UPDATED 26th June 2013 As you may be aware Microsoft has finally introduced its Office Suite for the iPhone (launched in the US on Friday 14th June, and now available in much of the rest of the world according to my sources). This is great news — it has been one of the real holes in the iOS application store and in high demand in many businesses we speak to (although will be MUCH more valuable when it's available as a native iPad app). Over the next week or so it is likely that many of your senior executives will read this news — as it has already made the consumer press. Soon they'll be knocking down your door asking how to get access to it.
However, the licensing model that Microsoft has chosen is one to encourage the uptake of the Office 365 Suite. ONLY those users with a MS Office 365 license will be able to activate the apps on their iPhone. This may mean a significant licensing impact for you. If, like many companies, you have not yet made the move to Office 365, your company’s employees will not be able to use the Office apps on their iPhone. There is a big risk here that you will see employees activate the license themselves and charge it back through the traditional expenses channel. And if senior management are doing it, it is hard for them to say no to the more junior ranks.
I reached out to Duncan Jones, one of our resident sourcing pros and Microsoft licensing experts to get his analysis of the situation. Here are his thoughts:
Notes from the TechAmerica Europe seminar in Brussels, March 27, 2013
This may not be the most timely event write-up ever produced, but in light of all the discussions I’ve had on the same themes during the past few weeks, I thought I’d share my notes anyway.
The purpose of the event was to peel away some of the hype layers around the “big data” discussion, and — from a European perspective — take a look at the opportunities as well as challenges brought by the increasing amounts of data that is available, and the technologies that enable its exploitation. As was to be expected, an ever-present subtext was the potential of having laws and regulations put in place which — while well-intentioned — can ultimately stifle innovation and even act against consumer interests. And speaking of innovation: Another theme running through several of the discussions was the seeming lack of technology-driven innovation in Europe, in particular when considered in the context of an economic environment in dire need of every stimulus it can get.
The scene was set by John Boswell, senior VP, chief legal officer, and corporate secretary at SAS, who provided a neat summary of the technology developments (cheap storage, unprecedented access to compute power, pervasive connectivity) giving rise to countless opportunities related to the availability, sharing and exploitation of ever-increasing amounts of data. He also outlined the threats posed to companies, governments, and individuals by those who with more sinister intent when it comes to data exploitation, be it for ideological, financial, or political reasons. Clearly, those threats require mitigation, but John also made the point that “regulatory overlays” can also hinder progress, through limiting or even preventing altogether the free flow of data.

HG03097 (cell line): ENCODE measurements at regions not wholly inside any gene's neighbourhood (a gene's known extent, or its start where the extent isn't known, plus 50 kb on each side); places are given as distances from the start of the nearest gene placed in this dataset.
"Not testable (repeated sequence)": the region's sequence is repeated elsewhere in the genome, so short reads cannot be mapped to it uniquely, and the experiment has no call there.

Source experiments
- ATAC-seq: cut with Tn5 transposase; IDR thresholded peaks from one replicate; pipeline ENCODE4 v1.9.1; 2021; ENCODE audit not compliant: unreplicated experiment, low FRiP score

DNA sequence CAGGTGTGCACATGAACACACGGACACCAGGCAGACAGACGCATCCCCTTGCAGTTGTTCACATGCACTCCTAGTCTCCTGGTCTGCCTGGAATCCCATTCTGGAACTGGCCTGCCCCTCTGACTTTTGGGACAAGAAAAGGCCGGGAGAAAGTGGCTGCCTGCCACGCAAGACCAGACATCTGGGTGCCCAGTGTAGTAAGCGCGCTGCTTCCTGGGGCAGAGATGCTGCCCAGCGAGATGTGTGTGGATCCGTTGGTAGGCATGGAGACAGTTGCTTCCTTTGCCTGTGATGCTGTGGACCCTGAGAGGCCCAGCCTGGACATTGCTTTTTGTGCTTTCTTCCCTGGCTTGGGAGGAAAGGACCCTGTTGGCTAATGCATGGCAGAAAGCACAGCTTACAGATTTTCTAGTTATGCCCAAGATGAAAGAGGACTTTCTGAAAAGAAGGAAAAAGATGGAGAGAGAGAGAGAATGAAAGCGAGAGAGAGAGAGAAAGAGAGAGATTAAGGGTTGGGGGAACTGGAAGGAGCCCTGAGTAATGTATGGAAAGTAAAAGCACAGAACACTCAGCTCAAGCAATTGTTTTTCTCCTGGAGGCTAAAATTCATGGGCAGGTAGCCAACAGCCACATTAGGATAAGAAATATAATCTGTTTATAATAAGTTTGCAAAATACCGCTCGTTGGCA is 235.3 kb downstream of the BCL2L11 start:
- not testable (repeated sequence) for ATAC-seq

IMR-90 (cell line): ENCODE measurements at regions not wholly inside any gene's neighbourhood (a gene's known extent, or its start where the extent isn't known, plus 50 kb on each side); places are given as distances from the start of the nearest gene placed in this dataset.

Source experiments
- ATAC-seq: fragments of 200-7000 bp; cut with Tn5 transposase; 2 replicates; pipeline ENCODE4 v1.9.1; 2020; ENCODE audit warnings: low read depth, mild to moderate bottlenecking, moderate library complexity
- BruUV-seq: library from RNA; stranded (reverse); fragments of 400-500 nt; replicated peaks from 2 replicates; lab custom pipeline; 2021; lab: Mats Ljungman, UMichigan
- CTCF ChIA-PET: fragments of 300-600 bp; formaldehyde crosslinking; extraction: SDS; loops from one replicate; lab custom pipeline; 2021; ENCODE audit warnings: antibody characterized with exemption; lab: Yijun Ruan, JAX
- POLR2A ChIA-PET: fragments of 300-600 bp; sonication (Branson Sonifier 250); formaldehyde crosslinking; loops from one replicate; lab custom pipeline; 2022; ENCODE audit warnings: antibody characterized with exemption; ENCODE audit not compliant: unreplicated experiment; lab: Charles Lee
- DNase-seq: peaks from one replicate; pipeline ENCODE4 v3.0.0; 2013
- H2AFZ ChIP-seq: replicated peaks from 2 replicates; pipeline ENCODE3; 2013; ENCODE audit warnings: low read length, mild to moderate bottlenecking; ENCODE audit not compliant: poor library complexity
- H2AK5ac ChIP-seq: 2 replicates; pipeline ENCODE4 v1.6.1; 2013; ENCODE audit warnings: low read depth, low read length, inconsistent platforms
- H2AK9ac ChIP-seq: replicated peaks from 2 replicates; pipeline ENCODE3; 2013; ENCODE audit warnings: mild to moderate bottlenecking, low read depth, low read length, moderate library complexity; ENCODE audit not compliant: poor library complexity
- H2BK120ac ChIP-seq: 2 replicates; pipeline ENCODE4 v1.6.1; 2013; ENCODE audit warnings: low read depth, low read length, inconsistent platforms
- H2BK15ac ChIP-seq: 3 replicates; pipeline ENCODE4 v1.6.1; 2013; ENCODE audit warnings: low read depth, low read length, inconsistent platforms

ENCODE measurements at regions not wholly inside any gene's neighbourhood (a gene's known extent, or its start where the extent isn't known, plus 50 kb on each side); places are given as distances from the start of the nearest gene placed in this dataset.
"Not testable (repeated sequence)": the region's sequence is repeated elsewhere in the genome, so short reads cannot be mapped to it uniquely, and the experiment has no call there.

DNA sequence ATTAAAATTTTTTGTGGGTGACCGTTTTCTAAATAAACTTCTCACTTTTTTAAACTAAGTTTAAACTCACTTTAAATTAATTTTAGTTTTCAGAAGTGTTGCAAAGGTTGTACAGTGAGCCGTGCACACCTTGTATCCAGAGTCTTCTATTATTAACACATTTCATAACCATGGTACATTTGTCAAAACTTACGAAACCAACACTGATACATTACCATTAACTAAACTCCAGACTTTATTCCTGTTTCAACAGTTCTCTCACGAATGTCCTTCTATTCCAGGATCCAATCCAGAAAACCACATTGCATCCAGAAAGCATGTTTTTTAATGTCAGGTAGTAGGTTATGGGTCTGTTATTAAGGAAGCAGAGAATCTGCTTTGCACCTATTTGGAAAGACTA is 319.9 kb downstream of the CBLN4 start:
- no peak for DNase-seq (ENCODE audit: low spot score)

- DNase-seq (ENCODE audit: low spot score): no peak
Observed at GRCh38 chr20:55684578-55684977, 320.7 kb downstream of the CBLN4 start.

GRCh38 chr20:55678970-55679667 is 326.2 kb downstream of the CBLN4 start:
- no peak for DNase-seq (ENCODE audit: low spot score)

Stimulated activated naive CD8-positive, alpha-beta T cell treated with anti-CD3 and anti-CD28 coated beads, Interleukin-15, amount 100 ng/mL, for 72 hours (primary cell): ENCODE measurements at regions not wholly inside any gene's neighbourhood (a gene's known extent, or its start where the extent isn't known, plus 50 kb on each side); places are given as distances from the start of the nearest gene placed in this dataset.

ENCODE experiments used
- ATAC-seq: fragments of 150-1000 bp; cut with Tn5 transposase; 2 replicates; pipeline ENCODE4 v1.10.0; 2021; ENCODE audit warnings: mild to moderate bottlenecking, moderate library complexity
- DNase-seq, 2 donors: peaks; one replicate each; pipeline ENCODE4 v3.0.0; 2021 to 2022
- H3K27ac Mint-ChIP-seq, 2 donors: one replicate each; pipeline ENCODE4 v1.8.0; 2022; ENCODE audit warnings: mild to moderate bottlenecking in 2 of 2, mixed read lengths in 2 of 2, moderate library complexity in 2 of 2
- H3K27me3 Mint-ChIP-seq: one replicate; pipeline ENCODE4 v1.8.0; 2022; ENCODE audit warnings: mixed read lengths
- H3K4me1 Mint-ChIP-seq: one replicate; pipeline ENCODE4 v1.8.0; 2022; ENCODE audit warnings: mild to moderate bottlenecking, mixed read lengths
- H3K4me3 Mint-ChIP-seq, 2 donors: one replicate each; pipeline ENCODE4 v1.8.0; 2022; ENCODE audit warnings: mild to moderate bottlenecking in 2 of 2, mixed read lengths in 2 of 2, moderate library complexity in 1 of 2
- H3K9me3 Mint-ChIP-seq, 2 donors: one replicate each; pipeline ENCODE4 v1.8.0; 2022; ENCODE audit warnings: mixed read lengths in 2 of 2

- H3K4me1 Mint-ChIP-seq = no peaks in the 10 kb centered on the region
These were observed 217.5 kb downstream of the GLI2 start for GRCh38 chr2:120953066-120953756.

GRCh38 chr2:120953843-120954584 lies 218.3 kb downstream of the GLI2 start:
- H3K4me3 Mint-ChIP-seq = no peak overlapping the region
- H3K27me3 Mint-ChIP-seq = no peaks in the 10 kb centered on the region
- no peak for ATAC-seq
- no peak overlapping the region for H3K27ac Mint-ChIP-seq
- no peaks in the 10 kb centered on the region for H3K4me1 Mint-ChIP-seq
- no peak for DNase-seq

We finally have sunny weather here in the Netherlands -- and for me, and many of my friends and colleagues, that means it's time to prepare for our summer holidays! Will it be a family vacation close to home this year, or should we play safe and opt for a sunny getaway to Southern Europe? While collectively deciding on a destination for the family (and sometimes the extended family, too) may demand caution and compromise, the act of making travel reservations has never been easier. With hospitality companies and travel agencies moving from online to mobile portals, we have the potential to research, book, change, and enhance travel arrangements on our mobile phones at any moment – and most consumers take advantage of this.
In fact, US consumers recently selected Expedia's Hotels & Flights application as the People's Voice Travel App in the 17th Annual Webby Awards. Available for free download in nearly 20 different languages, Expedia's Hotels & Flights app serves travelers globally. Forrester’s Consumer Technographics® data reveals how consumers around the world engage with travel applications. While the trend is evident among US online adults, metropolitan Asian online adults have shown even greater uptake of mobile travel apps:
As companies work hard to deliver multichannel digital experiences (DX) to their customers, questions persist. A big question: Which channels (and, by extension, which development strategies) should we prioritize for our DX initiatives? Recent Forrester survey data provides some guidance by indicating which channels DX professionals say are top of mind in 2013.
A focus on traditional web sites remains the highest priority, cited by 80% of organizations, according to data in Forrester’s March 2013 Global Digital Experience Delivery Online Survey. (Forrester colleague Anjali Yakkundi dives deep into the survey data and its implications in her The State of Digital Customer Experience Technology, 2013 report.)
But when it comes to addressing the mobile imperative, respondents indicate two distinct layers of prioritization.
The focus on building mobile web experiences is measurably higher than the focus on developing purpose-built mobile applications. See the accompanying chart to witness the gulf between organizations extending a web experience to tablets and smartphones, over those creating specific web apps typically developed to support more specific tasks or functions.
Many organizations tell us that they’ve shifted their mobile strategy away from creating specific apps built for iOS and Android devices, unless and until they have a compelling reason to create a custom app experience.